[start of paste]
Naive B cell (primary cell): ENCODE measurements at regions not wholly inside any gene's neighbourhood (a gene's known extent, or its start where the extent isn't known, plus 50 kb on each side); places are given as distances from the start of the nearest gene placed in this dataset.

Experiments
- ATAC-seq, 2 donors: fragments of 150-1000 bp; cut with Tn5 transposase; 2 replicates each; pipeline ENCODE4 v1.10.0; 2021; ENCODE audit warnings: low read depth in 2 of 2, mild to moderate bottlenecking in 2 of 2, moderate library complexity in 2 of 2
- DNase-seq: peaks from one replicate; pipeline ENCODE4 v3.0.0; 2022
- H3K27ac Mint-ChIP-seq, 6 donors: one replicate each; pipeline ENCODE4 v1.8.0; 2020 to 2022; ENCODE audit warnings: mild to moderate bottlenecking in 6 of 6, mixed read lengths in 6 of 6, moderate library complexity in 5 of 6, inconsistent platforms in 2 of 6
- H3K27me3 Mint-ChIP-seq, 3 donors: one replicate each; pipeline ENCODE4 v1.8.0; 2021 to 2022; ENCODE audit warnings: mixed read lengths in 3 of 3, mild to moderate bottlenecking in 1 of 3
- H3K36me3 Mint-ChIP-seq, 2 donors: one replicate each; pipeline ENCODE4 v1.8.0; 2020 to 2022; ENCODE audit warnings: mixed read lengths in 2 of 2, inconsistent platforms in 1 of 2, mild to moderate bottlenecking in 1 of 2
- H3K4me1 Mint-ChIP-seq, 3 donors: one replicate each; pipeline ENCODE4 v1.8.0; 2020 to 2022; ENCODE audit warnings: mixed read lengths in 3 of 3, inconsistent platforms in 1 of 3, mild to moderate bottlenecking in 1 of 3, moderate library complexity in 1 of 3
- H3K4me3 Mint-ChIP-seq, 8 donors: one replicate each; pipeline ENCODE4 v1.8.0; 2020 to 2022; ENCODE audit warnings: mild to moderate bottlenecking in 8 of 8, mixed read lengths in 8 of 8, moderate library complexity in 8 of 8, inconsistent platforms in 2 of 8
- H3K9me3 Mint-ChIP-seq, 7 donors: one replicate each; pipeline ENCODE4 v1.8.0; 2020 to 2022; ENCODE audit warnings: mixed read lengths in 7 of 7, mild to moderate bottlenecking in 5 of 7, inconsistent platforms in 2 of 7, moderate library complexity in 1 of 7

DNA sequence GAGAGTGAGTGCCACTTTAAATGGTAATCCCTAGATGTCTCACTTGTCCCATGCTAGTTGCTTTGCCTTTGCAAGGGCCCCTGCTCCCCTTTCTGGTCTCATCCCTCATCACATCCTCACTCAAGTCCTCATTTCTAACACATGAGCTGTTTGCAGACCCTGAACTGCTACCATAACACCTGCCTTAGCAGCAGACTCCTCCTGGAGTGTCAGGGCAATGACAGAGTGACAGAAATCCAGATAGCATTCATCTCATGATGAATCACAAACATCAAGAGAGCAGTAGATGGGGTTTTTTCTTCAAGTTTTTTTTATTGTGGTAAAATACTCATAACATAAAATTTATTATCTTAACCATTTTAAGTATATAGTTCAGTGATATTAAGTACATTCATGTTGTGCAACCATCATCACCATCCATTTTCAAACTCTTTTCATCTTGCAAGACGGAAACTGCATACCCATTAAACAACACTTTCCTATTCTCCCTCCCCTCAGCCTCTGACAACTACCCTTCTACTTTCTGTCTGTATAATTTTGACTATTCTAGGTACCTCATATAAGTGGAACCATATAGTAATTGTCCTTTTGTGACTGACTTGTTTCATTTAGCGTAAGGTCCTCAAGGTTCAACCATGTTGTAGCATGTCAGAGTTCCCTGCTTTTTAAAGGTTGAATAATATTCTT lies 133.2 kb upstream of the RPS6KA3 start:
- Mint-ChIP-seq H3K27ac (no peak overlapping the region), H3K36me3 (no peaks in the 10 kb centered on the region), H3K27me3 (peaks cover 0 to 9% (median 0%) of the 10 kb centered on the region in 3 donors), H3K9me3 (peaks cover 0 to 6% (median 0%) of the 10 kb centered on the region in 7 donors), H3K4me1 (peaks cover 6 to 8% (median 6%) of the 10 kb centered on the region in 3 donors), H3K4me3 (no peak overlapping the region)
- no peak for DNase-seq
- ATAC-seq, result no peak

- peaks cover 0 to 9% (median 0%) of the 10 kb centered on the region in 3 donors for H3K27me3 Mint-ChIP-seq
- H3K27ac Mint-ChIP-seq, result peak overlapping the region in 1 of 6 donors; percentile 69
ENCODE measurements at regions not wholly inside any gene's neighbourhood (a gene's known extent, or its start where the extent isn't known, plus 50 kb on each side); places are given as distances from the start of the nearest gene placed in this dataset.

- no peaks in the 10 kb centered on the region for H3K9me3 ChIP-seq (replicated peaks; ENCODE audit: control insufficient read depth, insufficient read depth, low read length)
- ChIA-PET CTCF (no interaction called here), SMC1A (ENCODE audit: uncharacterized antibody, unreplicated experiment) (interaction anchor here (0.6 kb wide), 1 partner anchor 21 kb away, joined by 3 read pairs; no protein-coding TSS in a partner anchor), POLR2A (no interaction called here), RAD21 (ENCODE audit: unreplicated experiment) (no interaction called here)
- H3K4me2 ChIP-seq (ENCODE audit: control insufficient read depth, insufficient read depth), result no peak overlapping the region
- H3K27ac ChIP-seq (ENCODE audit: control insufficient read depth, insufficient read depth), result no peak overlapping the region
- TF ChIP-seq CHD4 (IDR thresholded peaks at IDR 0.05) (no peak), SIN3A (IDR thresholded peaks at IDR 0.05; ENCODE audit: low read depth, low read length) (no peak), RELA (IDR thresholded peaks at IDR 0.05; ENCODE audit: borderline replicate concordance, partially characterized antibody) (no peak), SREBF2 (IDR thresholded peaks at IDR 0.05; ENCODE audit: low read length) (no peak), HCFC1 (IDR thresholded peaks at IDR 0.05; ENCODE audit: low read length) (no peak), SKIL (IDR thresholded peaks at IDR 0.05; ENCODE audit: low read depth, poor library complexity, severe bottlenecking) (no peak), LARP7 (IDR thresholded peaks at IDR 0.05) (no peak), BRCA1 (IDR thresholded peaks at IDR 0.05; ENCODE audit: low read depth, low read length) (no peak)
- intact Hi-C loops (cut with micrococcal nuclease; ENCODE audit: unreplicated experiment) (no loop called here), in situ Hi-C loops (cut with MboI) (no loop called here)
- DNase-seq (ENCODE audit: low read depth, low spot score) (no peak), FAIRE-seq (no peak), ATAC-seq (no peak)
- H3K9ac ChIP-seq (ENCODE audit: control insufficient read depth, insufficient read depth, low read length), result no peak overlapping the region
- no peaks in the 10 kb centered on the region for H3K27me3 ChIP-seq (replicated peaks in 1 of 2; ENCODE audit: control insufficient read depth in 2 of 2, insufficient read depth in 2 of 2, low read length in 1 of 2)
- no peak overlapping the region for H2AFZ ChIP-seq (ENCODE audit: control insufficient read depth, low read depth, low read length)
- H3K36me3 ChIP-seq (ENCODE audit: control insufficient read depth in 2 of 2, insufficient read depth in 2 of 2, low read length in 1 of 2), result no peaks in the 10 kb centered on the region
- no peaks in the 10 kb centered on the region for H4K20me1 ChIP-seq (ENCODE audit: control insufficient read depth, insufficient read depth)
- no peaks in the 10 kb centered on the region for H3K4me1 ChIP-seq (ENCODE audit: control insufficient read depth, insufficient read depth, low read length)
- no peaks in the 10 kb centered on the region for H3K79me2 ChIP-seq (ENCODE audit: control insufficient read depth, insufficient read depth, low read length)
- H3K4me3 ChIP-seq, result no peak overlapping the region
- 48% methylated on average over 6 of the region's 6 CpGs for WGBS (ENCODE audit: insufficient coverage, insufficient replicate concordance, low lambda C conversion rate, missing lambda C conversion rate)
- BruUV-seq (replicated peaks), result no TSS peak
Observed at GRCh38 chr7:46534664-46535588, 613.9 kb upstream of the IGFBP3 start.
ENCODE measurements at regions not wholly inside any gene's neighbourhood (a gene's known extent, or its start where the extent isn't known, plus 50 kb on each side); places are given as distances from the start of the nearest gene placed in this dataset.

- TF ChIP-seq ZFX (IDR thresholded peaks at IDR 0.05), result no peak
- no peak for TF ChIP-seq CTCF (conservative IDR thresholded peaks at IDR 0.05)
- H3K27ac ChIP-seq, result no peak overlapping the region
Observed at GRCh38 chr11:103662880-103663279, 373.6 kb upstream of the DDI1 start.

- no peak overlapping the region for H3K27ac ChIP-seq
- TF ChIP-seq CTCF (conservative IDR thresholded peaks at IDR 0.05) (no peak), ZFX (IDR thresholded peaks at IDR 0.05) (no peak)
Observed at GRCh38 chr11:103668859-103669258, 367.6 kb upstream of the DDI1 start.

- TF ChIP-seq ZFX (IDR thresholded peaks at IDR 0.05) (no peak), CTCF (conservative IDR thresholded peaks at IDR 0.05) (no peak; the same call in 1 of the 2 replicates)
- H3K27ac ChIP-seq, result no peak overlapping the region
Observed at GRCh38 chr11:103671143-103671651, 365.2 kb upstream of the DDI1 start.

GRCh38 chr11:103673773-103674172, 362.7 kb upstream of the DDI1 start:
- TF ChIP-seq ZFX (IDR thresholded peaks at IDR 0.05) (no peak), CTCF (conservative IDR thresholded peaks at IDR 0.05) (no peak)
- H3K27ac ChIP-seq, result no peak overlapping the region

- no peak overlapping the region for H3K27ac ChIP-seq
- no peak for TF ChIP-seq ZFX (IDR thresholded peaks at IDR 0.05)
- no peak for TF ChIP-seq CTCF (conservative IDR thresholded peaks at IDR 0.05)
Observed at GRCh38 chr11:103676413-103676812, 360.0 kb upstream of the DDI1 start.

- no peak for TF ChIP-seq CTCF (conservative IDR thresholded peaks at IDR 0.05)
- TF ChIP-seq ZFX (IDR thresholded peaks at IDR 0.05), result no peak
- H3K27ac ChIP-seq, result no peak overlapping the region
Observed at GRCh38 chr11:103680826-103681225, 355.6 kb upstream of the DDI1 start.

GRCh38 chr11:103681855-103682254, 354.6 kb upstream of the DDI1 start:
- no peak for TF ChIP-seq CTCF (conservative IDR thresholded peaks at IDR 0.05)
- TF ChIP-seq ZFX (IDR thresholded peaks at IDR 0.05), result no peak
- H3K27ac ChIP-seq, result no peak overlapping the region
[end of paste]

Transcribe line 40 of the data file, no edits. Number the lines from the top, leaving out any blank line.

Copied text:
Observed at GRCh38 chr11:103662880-103663279, 373.6 kb upstream of the DDI1 start.